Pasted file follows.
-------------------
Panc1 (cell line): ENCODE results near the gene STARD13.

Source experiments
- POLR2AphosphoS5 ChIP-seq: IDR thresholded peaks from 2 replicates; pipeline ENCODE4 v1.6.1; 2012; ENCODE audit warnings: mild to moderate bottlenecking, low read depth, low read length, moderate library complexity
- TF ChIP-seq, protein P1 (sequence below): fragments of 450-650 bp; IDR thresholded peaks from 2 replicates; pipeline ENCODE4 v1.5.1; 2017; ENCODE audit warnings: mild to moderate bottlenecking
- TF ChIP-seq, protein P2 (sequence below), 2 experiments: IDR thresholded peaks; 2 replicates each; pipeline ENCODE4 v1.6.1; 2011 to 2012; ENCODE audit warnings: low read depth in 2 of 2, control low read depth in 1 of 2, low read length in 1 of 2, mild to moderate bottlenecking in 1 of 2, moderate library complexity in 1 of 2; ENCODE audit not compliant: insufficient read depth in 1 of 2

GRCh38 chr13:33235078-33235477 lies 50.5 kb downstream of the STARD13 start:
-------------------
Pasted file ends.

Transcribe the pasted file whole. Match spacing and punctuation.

Panc1 (cell line): ENCODE results near the gene STARD13.

Source experiments
- POLR2AphosphoS5 ChIP-seq: IDR thresholded peaks from 2 replicates; pipeline ENCODE4 v1.6.1; 2012; ENCODE audit warnings: mild to moderate bottlenecking, low read depth, low read length, moderate library complexity
- TF ChIP-seq, protein P1 (sequence below): fragments of 450-650 bp; IDR thresholded peaks from 2 replicates; pipeline ENCODE4 v1.5.1; 2017; ENCODE audit warnings: mild to moderate bottlenecking
- TF ChIP-seq, protein P2 (sequence below), 2 experiments: IDR thresholded peaks; 2 replicates each; pipeline ENCODE4 v1.6.1; 2011 to 2012; ENCODE audit warnings: low read depth in 2 of 2, control low read depth in 1 of 2, low read length in 1 of 2, mild to moderate bottlenecking in 1 of 2, moderate library complexity in 1 of 2; ENCODE audit not compliant: insufficient read depth in 1 of 2

GRCh38 chr13:33235078-33235477 lies 50.5 kb downstream of the STARD13 start: